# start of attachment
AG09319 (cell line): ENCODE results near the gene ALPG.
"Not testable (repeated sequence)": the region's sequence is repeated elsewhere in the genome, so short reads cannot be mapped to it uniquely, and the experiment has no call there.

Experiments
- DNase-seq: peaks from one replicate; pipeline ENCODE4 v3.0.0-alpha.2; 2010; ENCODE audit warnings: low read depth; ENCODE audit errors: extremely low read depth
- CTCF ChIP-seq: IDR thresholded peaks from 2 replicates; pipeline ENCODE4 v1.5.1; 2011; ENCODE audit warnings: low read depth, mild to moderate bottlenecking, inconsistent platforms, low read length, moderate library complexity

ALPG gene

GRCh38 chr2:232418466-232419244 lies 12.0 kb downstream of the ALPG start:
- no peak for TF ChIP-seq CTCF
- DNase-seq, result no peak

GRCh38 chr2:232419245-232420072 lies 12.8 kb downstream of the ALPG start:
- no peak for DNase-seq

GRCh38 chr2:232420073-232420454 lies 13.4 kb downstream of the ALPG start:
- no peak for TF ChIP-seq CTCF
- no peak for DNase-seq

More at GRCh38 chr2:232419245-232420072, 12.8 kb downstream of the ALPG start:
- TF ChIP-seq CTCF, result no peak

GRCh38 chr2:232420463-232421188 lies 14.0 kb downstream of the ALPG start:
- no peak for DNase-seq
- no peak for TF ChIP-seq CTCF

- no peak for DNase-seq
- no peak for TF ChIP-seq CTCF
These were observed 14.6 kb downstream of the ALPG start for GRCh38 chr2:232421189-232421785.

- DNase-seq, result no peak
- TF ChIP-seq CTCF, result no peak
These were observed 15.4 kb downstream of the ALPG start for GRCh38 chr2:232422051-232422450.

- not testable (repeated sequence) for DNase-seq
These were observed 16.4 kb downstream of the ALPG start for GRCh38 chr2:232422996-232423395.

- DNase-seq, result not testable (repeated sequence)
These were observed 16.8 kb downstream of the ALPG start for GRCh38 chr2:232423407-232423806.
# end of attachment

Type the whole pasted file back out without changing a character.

AG09319 (cell line): ENCODE results near the gene ALPG.
"Not testable (repeated sequence)": the region's sequence is repeated elsewhere in the genome, so short reads cannot be mapped to it uniquely, and the experiment has no call there.

Experiments
- DNase-seq: peaks from one replicate; pipeline ENCODE4 v3.0.0-alpha.2; 2010; ENCODE audit warnings: low read depth; ENCODE audit errors: extremely low read depth
- CTCF ChIP-seq: IDR thresholded peaks from 2 replicates; pipeline ENCODE4 v1.5.1; 2011; ENCODE audit warnings: low read depth, mild to moderate bottlenecking, inconsistent platforms, low read length, moderate library complexity

ALPG gene

GRCh38 chr2:232418466-232419244 lies 12.0 kb downstream of the ALPG start:
- no peak for TF ChIP-seq CTCF
- DNase-seq, result no peak

GRCh38 chr2:232419245-232420072 lies 12.8 kb downstream of the ALPG start:
- no peak for DNase-seq

GRCh38 chr2:232420073-232420454 lies 13.4 kb downstream of the ALPG start:
- no peak for TF ChIP-seq CTCF
- no peak for DNase-seq

More at GRCh38 chr2:232419245-232420072, 12.8 kb downstream of the ALPG start:
- TF ChIP-seq CTCF, result no peak

GRCh38 chr2:232420463-232421188 lies 14.0 kb downstream of the ALPG start:
- no peak for DNase-seq
- no peak for TF ChIP-seq CTCF

- no peak for DNase-seq
- no peak for TF ChIP-seq CTCF
These were observed 14.6 kb downstream of the ALPG start for GRCh38 chr2:232421189-232421785.

- DNase-seq, result no peak
- TF ChIP-seq CTCF, result no peak
These were observed 15.4 kb downstream of the ALPG start for GRCh38 chr2:232422051-232422450.

- not testable (repeated sequence) for DNase-seq
These were observed 16.4 kb downstream of the ALPG start for GRCh38 chr2:232422996-232423395.

- DNase-seq, result not testable (repeated sequence)
These were observed 16.8 kb downstream of the ALPG start for GRCh38 chr2:232423407-232423806.